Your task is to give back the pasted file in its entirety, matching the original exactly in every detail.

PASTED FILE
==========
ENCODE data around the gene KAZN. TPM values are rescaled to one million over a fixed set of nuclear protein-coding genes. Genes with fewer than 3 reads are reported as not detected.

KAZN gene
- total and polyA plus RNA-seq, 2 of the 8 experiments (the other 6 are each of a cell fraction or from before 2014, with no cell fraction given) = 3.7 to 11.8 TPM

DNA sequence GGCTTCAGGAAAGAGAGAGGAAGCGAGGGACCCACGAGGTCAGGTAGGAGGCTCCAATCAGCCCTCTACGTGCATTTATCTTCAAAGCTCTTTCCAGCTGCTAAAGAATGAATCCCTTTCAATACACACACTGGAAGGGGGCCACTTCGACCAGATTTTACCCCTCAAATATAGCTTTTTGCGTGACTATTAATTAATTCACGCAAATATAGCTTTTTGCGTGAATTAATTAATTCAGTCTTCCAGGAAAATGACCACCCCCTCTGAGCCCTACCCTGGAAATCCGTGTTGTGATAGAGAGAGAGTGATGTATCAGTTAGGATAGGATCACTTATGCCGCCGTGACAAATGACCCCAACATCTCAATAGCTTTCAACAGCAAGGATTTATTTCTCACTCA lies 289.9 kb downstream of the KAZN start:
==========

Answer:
ENCODE data around the gene KAZN. TPM values are rescaled to one million over a fixed set of nuclear protein-coding genes. Genes with fewer than 3 reads are reported as not detected.

KAZN gene
- total and polyA plus RNA-seq, 2 of the 8 experiments (the other 6 are each of a cell fraction or from before 2014, with no cell fraction given) = 3.7 to 11.8 TPM

DNA sequence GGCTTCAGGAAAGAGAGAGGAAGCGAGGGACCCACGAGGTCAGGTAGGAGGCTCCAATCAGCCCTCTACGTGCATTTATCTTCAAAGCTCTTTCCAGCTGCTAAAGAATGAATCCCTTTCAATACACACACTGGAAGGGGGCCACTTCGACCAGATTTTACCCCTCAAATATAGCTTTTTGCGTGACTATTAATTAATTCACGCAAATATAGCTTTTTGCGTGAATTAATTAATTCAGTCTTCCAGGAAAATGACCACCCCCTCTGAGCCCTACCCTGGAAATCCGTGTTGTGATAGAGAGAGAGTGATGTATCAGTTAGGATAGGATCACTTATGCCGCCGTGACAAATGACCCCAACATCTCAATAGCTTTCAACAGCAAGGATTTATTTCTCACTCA lies 289.9 kb downstream of the KAZN start: